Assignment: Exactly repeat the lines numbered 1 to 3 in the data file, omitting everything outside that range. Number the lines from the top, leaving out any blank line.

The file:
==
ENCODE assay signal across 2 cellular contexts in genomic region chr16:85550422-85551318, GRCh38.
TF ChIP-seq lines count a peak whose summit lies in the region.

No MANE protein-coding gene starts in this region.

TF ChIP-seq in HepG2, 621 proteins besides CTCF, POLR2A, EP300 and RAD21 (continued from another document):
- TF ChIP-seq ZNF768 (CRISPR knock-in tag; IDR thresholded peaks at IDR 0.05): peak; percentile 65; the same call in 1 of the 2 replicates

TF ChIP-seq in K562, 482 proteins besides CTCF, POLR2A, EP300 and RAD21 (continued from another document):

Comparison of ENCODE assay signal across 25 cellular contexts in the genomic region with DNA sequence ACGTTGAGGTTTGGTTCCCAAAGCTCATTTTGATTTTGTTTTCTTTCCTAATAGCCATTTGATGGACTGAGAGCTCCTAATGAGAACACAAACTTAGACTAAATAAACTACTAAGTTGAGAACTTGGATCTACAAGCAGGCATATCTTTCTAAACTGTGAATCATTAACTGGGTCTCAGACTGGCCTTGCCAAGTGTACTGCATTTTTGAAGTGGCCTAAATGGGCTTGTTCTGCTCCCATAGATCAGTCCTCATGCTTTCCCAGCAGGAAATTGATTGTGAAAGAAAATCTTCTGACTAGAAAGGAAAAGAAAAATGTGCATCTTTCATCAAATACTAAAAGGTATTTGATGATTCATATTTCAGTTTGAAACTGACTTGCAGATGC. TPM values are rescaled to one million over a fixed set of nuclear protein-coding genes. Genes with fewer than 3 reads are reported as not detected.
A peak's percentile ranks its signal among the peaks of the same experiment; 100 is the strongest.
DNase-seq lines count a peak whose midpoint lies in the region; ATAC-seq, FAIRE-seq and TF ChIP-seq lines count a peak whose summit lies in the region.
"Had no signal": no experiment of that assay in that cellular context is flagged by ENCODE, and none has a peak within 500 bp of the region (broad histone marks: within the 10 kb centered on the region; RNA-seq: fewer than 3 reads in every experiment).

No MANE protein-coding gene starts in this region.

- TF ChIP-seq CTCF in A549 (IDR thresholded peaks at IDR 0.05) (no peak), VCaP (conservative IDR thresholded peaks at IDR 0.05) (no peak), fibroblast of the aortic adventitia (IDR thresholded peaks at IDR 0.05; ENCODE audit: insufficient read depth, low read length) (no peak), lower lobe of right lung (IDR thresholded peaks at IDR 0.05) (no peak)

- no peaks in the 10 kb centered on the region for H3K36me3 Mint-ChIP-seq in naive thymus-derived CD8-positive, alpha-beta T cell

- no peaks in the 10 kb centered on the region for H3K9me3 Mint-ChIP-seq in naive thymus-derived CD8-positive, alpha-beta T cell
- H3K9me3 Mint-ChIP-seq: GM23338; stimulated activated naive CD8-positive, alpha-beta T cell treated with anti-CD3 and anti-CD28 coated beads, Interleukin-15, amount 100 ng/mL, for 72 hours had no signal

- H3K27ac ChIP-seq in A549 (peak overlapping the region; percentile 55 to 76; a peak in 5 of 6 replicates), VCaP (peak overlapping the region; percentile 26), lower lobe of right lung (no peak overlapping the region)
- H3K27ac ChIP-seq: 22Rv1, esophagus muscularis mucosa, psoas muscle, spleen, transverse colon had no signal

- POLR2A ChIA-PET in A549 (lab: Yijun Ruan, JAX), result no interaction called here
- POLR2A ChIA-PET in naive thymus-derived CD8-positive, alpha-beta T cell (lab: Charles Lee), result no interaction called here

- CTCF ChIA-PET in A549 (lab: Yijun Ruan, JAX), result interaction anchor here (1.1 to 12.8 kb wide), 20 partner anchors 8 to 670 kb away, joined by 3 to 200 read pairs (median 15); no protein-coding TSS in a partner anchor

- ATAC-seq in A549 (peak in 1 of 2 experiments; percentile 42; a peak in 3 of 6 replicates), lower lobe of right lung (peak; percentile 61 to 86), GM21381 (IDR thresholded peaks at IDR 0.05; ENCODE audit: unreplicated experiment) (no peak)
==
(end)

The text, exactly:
ENCODE assay signal across 2 cellular contexts in genomic region chr16:85550422-85551318, GRCh38.
TF ChIP-seq lines count a peak whose summit lies in the region.

No MANE protein-coding gene starts in this region.